Thursday, December 5, 2013
STEM Leadership and International Test Scores
I was just reading Steve Peha's weekly newsletter who pointed me towards an article by Gerald Bracey: this relatively brief blog post. I'd like to quote it since it makes a significant point about technology leadership, STEM education, and cross-national test comparisons:
It should be noted that these rankings <PISA Test> are determined by nations’ average scores. ....A publication from OECD itself observes that if one examines the number of highest-scoring students in science, the United States has 25% of all high-scoring students in the world (at least in “the world” as defined by the 58 nations taking part in the assessment—the 30 OECD nations and 28 “partner” countries). Among nations with high average scores, Japan accounted for 13% of the highest scorers, Korea 5%, Taipei 3%, Finland 1%, and Hong Kong 1%. Singapore did not participate.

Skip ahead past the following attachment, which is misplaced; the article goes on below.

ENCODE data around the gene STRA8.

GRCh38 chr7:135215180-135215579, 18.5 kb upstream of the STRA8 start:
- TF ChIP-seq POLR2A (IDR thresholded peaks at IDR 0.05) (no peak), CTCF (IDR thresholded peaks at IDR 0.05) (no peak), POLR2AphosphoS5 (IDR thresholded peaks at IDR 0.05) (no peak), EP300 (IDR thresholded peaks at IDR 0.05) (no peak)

The picture emerging from this highest-scorer comparison is far different than that suggested by the frequently cited national average comparisons; it is a picture that suggests many American schools are actually doing very well indeed.
Of course, the U.S. is much larger than these other countries and should be expected to produce larger numbers of successful students. But it is only when we look beyond the mean and consider the distribution of students and schools that we see the true picture.